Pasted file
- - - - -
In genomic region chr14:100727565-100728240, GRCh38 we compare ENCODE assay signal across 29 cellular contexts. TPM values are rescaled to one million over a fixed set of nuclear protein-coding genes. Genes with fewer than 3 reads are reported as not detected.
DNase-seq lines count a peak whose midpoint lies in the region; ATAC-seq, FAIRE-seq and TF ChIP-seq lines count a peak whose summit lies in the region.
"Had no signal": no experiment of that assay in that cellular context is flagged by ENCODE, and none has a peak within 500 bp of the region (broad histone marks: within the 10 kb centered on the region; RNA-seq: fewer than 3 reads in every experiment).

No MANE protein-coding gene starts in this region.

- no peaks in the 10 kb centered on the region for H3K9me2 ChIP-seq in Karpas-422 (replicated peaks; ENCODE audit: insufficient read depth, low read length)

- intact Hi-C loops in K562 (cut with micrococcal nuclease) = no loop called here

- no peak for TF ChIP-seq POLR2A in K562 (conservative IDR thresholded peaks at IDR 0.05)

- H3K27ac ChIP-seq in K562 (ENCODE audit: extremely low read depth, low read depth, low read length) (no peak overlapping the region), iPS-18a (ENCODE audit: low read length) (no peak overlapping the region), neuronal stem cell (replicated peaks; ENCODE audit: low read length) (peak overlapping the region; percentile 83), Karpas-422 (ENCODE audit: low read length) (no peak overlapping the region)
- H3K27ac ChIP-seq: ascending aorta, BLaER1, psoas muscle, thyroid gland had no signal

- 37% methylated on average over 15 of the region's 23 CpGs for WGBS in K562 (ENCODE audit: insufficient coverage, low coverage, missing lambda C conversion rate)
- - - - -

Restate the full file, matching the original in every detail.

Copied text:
In genomic region chr14:100727565-100728240, GRCh38 we compare ENCODE assay signal across 29 cellular contexts. TPM values are rescaled to one million over a fixed set of nuclear protein-coding genes. Genes with fewer than 3 reads are reported as not detected.
DNase-seq lines count a peak whose midpoint lies in the region; ATAC-seq, FAIRE-seq and TF ChIP-seq lines count a peak whose summit lies in the region.
"Had no signal": no experiment of that assay in that cellular context is flagged by ENCODE, and none has a peak within 500 bp of the region (broad histone marks: within the 10 kb centered on the region; RNA-seq: fewer than 3 reads in every experiment).

No MANE protein-coding gene starts in this region.

- no peaks in the 10 kb centered on the region for H3K9me2 ChIP-seq in Karpas-422 (replicated peaks; ENCODE audit: insufficient read depth, low read length)

- intact Hi-C loops in K562 (cut with micrococcal nuclease) = no loop called here

- no peak for TF ChIP-seq POLR2A in K562 (conservative IDR thresholded peaks at IDR 0.05)

- H3K27ac ChIP-seq in K562 (ENCODE audit: extremely low read depth, low read depth, low read length) (no peak overlapping the region), iPS-18a (ENCODE audit: low read length) (no peak overlapping the region), neuronal stem cell (replicated peaks; ENCODE audit: low read length) (peak overlapping the region; percentile 83), Karpas-422 (ENCODE audit: low read length) (no peak overlapping the region)
- H3K27ac ChIP-seq: ascending aorta, BLaER1, psoas muscle, thyroid gland had no signal

- 37% methylated on average over 15 of the region's 23 CpGs for WGBS in K562 (ENCODE audit: insufficient coverage, low coverage, missing lambda C conversion rate)